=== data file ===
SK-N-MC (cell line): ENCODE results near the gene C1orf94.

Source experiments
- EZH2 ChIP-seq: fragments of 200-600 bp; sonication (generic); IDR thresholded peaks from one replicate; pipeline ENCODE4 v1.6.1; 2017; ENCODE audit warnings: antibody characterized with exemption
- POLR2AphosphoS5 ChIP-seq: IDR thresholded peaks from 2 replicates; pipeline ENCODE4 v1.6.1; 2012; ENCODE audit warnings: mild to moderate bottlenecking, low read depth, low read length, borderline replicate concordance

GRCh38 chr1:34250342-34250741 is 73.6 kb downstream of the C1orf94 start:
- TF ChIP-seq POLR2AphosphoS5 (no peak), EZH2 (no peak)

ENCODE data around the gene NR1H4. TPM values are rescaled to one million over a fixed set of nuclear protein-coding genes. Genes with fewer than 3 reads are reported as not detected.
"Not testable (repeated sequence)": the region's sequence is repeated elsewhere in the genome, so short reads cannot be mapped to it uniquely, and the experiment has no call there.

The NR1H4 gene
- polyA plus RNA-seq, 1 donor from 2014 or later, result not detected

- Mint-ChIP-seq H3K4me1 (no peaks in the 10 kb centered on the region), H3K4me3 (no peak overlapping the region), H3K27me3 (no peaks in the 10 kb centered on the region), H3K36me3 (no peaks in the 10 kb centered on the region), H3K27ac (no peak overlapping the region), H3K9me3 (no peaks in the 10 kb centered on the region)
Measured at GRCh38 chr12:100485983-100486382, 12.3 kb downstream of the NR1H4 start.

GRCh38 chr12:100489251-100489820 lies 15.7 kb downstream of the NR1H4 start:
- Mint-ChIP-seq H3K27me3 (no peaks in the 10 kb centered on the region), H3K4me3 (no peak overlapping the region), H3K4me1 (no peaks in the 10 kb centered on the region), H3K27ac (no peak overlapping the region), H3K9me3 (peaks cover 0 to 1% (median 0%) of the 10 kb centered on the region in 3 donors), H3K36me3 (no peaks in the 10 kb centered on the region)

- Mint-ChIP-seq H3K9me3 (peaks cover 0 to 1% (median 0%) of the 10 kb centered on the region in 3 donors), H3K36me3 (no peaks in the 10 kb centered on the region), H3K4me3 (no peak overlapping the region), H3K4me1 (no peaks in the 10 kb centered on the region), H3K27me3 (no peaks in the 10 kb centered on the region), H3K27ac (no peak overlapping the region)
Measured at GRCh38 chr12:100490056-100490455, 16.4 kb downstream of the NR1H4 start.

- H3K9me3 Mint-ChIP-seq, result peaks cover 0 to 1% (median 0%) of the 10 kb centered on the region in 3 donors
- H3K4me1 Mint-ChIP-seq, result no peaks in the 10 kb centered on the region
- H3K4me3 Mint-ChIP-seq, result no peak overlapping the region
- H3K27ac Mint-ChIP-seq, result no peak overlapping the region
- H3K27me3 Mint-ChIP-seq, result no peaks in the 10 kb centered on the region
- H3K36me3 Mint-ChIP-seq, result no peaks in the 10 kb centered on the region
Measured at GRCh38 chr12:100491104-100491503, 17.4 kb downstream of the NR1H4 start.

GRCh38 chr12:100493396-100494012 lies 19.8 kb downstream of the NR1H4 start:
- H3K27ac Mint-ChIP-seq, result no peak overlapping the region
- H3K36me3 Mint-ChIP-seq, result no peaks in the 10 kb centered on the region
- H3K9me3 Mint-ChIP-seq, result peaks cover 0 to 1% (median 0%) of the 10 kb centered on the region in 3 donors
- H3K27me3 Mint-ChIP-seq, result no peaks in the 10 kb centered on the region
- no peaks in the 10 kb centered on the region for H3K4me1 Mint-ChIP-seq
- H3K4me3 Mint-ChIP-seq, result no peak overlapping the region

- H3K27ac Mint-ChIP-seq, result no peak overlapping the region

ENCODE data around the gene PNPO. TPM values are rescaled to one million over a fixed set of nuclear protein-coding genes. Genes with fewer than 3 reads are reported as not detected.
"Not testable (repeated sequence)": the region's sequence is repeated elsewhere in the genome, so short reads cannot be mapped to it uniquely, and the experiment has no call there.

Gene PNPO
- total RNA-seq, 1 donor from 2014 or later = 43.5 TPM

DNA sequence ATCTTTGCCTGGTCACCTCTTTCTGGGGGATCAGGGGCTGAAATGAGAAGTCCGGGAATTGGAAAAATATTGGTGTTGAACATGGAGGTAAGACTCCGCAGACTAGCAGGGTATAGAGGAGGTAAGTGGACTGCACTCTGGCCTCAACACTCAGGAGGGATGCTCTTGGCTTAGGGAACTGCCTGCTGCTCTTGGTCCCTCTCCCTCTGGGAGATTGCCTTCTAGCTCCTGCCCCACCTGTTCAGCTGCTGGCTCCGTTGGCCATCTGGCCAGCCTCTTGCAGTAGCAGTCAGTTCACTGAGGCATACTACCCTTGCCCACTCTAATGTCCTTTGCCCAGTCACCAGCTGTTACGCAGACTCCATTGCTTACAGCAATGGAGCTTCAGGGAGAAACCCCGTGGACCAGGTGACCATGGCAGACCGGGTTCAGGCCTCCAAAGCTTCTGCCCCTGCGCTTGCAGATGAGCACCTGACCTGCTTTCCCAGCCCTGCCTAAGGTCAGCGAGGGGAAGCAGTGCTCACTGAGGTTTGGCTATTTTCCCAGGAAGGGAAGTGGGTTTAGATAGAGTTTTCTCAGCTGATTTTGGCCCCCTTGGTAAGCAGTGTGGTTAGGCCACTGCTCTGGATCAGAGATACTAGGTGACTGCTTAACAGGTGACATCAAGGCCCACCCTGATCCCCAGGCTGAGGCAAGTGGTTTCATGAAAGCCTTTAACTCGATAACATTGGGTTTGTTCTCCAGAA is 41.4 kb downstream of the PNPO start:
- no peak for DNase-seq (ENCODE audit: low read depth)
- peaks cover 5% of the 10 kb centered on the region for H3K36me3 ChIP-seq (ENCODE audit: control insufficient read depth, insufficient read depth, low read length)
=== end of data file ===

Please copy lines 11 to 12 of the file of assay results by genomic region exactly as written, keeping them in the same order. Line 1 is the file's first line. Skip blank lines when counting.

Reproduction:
- Mint-ChIP-seq H3K4me1 (no peaks in the 10 kb centered on the region), H3K4me3 (no peak overlapping the region), H3K27me3 (no peaks in the 10 kb centered on the region), H3K36me3 (no peaks in the 10 kb centered on the region), H3K27ac (no peak overlapping the region), H3K9me3 (no peaks in the 10 kb centered on the region)
Measured at GRCh38 chr12:100485983-100486382, 12.3 kb downstream of the NR1H4 start.